Alas, Wulfnoth’s freedom was short-lived. William Rufus is said to have rushed to England to claim his patrimony, taking Wulfnoth with him. Having a Godwineson on the loose was too risky for the Norman heir; the last thing Rufus needed was a new rebellion with a puppet figurehead. Of course by then, Wulfnoth had been a captive so many years he had no friends in England, no property, nor any family left; they had all fled the country and his sister Queen Editha had died in 1075. So he wasn’t much of a threat, and the new king was content to confine Wulfnoth to Winchester, where he may have become a monk at the cloister. He died in the year 1094.

It’s interesting to me that the least dramatic and least talked-about Son of Godwine is the only one to have survived the events of 1066. In my world of historical fiction, this gave him the opportunity to compile the remembrances of his brothers and finish the chronicle begun by his sister Editha. In her words: I preserved my real story, and intend to pass it on to my last surviving brother Wulfnoth, who can prepare it for a future chronicler not hostile to our house. Who is that chronicler? Myself, of course! You can read all about it in FATAL RIVALRY.

 

Review for THE SONS OF GODWINE by “She Reads Novels”

HaroldCoverFront3This is the second of Mercedes Rochelle’s Last Great Saxon Earls novels which tell the story of the Godwinesons in the years leading up to the Norman Conquest. The first book, Godwine Kingmaker, follows Godwine, Earl of Wessex, as he rises to become one of the most powerful men in 11th century England. In this second novel we get to know the Earl’s family as his children take turns to narrate their own stories, each from his or her own unique viewpoint.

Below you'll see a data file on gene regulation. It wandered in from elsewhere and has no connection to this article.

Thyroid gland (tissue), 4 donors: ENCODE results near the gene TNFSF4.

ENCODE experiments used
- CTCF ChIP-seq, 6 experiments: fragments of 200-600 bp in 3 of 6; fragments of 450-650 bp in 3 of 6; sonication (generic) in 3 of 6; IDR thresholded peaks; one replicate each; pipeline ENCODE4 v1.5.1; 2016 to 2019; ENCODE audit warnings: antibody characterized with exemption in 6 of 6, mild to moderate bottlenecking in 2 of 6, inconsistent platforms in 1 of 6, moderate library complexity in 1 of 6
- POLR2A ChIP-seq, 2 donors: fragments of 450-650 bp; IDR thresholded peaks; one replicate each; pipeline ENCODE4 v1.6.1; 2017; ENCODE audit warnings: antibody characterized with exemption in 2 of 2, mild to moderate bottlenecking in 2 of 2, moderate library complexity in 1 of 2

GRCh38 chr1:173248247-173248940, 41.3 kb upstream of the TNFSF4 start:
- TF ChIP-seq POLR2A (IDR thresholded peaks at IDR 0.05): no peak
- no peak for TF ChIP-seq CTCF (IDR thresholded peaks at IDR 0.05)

We begin with a prologue in which Queen Editha, daughter of Godwine and wife of Edward the Confessor, explains that the book she commissioned on the life of her husband – the famous Vita Ædwardi Regis – was originally intended to be a history of her own family and that she had asked her brothers to write down their memories to be included in the manuscript. The Sons of Godwine is presented as a collection of the brothers’ memoirs (fictional but based closely on historical fact).

Editha’s brother, Harold – the future King Harold II of England – is naturally the most famous member of the family and much of the novel revolves around him, but we also hear from Tostig, Gyrth, Leofwine and Wulfnoth (though not from the eldest brother, Swegn) and through their alternating narratives the story of the sons of Godwine gradually unfolds.
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Rise of Edwin and Morcar, Ill-fated Earls